Puerto Rican actress and singer Rita Moreno cemented her entertainment icon status at a time when Hollywood barely opened its doors to Latinx people. The lone Latinx artist to win an Emmy, Grammy, Oscar and Tony (EGOT) advocated for her community’s political and creative power throughout her nearly seven-decade career. The Ellis Island Honors Society recognized her advocacy by awarding her a Medal of Honor, which recognizes people "whose accomplishments in their field and inspired service to our nation are cause for celebration."
Ahead of the ceremony, Moreno talked to NPR yesterday (May 13). Here are a few of her reflections on her path, representing Latinx communities and industry equity:
On Latinx political agency today:
rnt"We are now really raising our voices like we never have before. And I think that is the big difference [from the past, when] we’re dealing with someone difficult and dangerous and bizarre as this president. We are getting just as loud as he is. And we are trying to show America that we are not the kind of people that he keeps portraying. And I think that’s going to help a great deal."
On how #MeToo pushed Hollywood equity arguments further than during the 1960s:
rnt"I don’t think everybody was as serious about it then as they are now. I think we have found a voice. I think the #MeToo movement has done something quite extraordinary in all kinds of directions, not just about men and sexuality, but about just simply being heard and being listened to. I think we were voices in the wind, and the wind was blowing the wrong way. And we weren’t experienced yet at how quite to do this. I think we are getting the experience now."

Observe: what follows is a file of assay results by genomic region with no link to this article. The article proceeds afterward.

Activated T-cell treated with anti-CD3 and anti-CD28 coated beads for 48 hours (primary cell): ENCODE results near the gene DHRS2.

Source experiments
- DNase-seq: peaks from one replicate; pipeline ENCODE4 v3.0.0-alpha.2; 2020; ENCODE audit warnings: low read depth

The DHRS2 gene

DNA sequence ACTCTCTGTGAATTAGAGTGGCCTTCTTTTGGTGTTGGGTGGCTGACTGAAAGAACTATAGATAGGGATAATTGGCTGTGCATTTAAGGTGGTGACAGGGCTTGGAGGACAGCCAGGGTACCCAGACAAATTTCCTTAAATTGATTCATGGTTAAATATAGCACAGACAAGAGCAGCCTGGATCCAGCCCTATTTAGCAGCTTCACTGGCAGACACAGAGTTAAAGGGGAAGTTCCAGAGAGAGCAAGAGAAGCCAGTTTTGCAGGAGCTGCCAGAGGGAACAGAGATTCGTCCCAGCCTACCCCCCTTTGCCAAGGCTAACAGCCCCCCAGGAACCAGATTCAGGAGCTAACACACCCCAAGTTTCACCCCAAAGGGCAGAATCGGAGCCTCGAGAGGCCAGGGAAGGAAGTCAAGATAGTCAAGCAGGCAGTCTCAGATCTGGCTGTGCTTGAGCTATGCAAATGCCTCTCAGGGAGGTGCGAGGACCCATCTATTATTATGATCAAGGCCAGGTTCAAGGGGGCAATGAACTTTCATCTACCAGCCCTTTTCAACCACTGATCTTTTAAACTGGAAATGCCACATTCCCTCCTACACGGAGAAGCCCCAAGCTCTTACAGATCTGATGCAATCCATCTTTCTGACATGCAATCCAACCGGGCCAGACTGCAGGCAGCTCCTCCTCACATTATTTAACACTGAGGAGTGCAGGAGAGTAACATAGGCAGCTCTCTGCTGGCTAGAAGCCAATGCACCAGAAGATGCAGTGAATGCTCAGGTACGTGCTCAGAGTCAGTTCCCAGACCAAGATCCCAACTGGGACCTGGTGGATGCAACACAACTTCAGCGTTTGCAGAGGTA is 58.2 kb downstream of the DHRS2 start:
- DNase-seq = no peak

On what changed for Latinx performers:
rnt"I think what’s changed for Latino performers is Latino performers. I think we have spoken out. And the door is much more open now. I don’t think it’s open enough, but it’s certainly more open."
On what she wants to tell her people:
rnt"What I say to my gente is to hang on and to remember who they are. Be proud of who they are and keep talking, keep complaining and just don’t give up."
Listen to the full interview from NPR: